Bob Dylan – Dylan Owned 10″ Acetate “It Hurts Me Too” Unreleased Version

A  10” acetate of an unreleased acoustic version of Bob Dylan’s “It Hurts Me Too,” previously owned by Dylan and used during the making of his 1970 album Self Portrait. This acetate was part of a collection of Dylan acetates discovered this year in a five story brownstone at 124 West Houston Street in Greenwich Village.  From approximately 1969 through 1972, Dylan rented the ground  floor of the building for use as a studio (at the time, he lived two blocks away at 94 McDougal St.)  When the owner of the building died in January 2014, her executor found the acetates in two boxes labeled “Old Records,” in a a loft closet above the bedroom (read the complete story and see more photos on the Recordmecca blog.)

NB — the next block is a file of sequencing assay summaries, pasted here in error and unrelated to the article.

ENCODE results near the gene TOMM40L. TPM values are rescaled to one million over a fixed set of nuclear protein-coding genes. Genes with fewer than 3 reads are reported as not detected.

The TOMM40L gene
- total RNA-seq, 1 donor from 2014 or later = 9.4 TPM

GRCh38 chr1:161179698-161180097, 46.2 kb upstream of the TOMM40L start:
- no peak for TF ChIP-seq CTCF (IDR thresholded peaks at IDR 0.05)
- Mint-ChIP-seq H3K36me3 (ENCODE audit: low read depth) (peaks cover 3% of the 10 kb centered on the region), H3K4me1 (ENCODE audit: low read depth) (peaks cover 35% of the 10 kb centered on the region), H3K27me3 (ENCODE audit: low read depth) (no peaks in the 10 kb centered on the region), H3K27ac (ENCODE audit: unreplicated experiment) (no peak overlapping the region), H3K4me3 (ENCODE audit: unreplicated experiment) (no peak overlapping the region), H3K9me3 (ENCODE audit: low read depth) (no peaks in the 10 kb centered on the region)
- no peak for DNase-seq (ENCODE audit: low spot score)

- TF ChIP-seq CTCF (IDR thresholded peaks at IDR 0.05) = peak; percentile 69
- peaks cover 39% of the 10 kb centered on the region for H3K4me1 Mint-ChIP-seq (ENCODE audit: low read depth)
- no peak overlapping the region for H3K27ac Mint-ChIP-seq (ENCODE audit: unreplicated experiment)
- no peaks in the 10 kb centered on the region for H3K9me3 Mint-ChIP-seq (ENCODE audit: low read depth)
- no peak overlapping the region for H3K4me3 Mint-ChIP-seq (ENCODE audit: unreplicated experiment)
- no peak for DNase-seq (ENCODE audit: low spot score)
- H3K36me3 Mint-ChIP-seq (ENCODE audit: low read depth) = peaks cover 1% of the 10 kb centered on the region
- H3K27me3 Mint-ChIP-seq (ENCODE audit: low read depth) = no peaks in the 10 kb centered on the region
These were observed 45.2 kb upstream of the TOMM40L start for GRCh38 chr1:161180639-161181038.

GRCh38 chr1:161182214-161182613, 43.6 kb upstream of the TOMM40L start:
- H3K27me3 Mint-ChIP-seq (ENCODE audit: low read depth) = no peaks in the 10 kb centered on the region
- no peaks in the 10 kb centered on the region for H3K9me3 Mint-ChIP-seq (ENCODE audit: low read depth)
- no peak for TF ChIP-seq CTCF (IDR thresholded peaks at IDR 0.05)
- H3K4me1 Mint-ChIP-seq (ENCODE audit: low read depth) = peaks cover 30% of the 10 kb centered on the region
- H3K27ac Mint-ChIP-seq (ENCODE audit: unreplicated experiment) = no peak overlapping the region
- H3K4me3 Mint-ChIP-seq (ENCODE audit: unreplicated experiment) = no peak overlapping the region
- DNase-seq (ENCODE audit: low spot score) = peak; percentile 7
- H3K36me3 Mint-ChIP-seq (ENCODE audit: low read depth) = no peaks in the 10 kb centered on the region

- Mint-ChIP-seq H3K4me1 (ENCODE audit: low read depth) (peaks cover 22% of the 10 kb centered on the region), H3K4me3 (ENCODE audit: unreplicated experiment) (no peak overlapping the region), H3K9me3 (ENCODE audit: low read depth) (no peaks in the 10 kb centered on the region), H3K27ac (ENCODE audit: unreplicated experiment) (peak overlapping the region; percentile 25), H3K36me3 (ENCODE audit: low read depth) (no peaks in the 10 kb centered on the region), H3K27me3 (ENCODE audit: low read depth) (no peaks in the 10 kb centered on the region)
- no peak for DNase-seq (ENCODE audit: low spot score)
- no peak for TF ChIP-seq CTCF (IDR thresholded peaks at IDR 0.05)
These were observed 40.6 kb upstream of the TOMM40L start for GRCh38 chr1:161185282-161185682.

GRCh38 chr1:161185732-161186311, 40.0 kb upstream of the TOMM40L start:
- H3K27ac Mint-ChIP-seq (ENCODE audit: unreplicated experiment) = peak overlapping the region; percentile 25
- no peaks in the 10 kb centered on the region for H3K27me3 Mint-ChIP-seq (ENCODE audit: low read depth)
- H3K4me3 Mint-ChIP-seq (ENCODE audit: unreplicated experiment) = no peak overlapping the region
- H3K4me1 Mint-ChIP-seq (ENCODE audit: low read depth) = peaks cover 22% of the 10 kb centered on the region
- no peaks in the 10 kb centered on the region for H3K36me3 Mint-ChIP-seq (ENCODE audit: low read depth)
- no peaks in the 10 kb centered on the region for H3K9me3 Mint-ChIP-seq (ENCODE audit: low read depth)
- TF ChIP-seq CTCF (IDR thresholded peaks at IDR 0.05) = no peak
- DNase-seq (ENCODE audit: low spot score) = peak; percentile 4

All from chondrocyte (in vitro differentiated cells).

The Houston St. Studios acetates originally belonged to Bob Dylan, who either discarded them or left them when he moved out of the building in the early 1970’s. For more than 40 years, they were carefully stored by the building’s owner, and only discovered by chance by before the building was put up for sale earlier this  year.  This acetate, labeled “It Hurts Me Too Blues” (a standard with the best known versions by Tampa Red and Elmore James) is in NM- condition, probably played no more than once or twice. It is the same take as the one on Self Portrait, but without overdubs as on the album version.  It is unreleased, undocumented, and probably unique– and sounds incredible without the prominent bass in the released version.  Included is a digital transfer of the acetate, a copy of a letter of authenticity from the estate’s executor detailing how he discovered the acetates, and a letter of authenticity and written lifetime guarantee from Recordmecca’s Jeff Gold, an internationally recognized Dylan authority.  A remarkable Dylan artifact formerly owned by Dylan himself.

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